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FORWARD

Although we missed being home, Kenya was probably the best place to be outside of the United States to watch last night’s election coverage. With the first polls closing at 3am Nairobi time, and the election viewing breakfast set to start at 5am, we knew that a victor would not be declared before sunrise. The Kenyans who had been invited, however, did not want to miss a single thing and flocked to the event in droves. Arriving at the Ambassador’s residence a quarter before five, D found a long line of invitees snaking along the pavement, waiting to go through security.

In addition to posters explaining U.S. electoral rules, maps of the 50 states, and handouts of the candidates’ profiles, the Embassy also organized a mock voting booth. Everyone who voted received an “I voted” sticker and their choice of a Democrat or Republican button. As the event drew to a close, the big red bucket with elephant buttons remained virtually untouched while the blue donkey buttons were almost gone. Given the kinship most Kenyans feel with our President, this was, of course, no surprise.

Those who are unfamiliar with the dynamics of the electoral college, as many of our invited guests were, could be forgiven for thinking the election was much closer than it actually was. With many of the early states to be called falling into Mitt Romney’s column, the crowd was abuzz with nervous apprehension. Standing in line for drinks and food, which had been graciously provided by a local coffeehouse chain, some of the guests bemoaned Romney’s apparent advantage.

Naturally, this desultory mood was short-lived. Each time CNN announced a state that was projected to vote for President Obama, the crowd responded with loud cheers. The fifteen minutes during which several battleground states were called for Obama, all but sealing his victory, were truly special. Right before CNN declared Obama’s victory in Ohio, the local news station that was broadcasting the CNN feed cut to coverage of revelers in Kogello, the tiny village where Barack Obama’s father was born and where his grandmother still resides.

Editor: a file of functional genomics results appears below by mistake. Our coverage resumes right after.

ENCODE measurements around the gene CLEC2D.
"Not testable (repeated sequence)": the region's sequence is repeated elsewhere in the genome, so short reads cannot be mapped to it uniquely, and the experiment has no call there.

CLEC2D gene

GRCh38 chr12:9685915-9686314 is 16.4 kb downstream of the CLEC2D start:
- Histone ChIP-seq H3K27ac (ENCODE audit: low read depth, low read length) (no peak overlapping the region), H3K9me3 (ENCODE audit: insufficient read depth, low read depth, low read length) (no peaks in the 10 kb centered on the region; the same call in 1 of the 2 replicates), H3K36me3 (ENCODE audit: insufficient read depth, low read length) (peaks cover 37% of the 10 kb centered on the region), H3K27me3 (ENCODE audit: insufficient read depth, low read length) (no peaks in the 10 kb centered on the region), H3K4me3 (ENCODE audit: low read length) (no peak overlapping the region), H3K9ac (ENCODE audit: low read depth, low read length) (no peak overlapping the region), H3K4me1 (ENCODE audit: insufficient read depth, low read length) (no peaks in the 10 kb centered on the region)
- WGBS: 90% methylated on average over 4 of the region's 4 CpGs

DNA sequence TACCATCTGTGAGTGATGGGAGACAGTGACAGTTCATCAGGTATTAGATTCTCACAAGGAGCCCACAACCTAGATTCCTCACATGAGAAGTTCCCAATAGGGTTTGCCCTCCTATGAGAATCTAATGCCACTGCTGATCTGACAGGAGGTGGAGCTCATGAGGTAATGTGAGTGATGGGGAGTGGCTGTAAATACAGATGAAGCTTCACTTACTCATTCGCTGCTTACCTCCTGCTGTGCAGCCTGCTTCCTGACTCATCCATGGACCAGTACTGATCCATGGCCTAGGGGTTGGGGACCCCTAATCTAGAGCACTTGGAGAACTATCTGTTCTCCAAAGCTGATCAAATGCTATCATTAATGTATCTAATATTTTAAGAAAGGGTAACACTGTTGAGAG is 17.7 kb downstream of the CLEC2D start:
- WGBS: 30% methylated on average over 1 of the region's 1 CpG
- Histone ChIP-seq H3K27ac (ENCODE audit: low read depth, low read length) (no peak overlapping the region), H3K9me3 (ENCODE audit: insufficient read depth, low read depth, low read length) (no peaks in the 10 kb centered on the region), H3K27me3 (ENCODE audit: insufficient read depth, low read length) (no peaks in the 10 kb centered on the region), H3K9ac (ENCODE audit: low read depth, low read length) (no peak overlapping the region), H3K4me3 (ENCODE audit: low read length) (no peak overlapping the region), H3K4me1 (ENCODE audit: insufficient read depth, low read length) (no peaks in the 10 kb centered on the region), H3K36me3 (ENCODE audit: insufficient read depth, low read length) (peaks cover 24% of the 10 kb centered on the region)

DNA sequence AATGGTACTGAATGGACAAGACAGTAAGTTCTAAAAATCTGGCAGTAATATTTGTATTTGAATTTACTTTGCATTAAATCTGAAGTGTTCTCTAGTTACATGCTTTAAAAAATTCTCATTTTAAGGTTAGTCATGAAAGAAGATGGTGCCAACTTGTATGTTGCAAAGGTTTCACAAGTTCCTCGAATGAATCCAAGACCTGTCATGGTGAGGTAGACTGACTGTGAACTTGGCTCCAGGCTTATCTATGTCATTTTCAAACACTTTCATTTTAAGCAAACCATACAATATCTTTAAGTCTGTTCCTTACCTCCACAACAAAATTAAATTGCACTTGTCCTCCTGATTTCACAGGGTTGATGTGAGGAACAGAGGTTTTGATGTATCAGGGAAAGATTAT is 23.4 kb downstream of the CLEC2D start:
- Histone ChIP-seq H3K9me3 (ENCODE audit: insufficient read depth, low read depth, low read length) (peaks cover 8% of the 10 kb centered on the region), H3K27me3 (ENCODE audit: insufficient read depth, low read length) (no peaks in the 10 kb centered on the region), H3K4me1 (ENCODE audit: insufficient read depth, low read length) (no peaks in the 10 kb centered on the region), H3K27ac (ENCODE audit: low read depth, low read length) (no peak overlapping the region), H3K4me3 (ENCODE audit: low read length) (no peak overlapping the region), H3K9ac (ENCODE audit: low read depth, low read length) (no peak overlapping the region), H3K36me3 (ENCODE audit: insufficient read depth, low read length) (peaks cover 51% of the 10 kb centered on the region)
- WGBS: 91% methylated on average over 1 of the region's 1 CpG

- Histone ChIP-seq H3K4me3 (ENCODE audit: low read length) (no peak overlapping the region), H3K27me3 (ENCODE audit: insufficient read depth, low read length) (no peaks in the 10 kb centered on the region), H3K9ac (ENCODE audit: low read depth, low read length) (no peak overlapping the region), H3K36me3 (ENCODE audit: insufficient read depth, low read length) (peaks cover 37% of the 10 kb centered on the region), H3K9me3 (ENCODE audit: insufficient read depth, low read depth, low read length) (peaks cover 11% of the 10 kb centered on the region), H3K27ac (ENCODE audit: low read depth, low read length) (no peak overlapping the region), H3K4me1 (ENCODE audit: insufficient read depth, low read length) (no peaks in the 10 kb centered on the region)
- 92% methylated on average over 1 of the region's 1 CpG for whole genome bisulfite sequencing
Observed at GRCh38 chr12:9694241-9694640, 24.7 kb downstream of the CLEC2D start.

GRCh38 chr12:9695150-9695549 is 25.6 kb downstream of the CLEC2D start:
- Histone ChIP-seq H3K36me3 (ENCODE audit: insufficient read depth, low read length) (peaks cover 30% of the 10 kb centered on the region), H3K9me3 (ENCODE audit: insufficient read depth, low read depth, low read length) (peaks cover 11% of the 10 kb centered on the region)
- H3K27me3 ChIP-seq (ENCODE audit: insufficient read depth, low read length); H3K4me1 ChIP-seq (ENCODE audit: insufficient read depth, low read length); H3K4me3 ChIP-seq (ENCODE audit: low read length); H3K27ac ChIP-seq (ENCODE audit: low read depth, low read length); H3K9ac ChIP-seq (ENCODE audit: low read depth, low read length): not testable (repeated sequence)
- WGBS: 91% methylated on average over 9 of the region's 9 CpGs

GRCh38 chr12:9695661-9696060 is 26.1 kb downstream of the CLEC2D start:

When D was in training, a senior State Department official who addressed his orientation class said that his career had been defined by a series of moments when he had to decide whether a government policy with which he disagreed or the election of a leader whom he opposed was worth his resignation. We’re happy that this election season D does not have to start making similar decisions. Thank you, America, for voting and letting your voices be heard. Thank you especially to those who braved long lines and the difficult voting conditions created by Hurricane Sandy to cast your ballots and ensure that our country moves forward.

obama wave

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5 Comments Post a comment
  1. Great post. Your writing is very engaging. I would have loved to see the reaction when Obama was declared the victor. You cut away when Ohio was about to be called.

    November 7, 2012
    • It was more cheering and clapping. Also, don’t forget that by the time Ohio was called, Colorado had already tipped Obama over 270 and CNN had called the election. A colleague who was here in 2008 says that when Obama was declared the winner the first time around people danced and ululated with joy.

      November 7, 2012
  2. Woohoo!

    November 8, 2012
  3. and last time we also got a public holiday. we are proud to be associated with history, no matter how far we maybe. Woohoo indeed.

    November 9, 2012
    • Yeah, we heard about the holiday…would’ve been nice this time around, but at least we (Americans) get a long weekend this week for Veteran’s day.

      November 9, 2012

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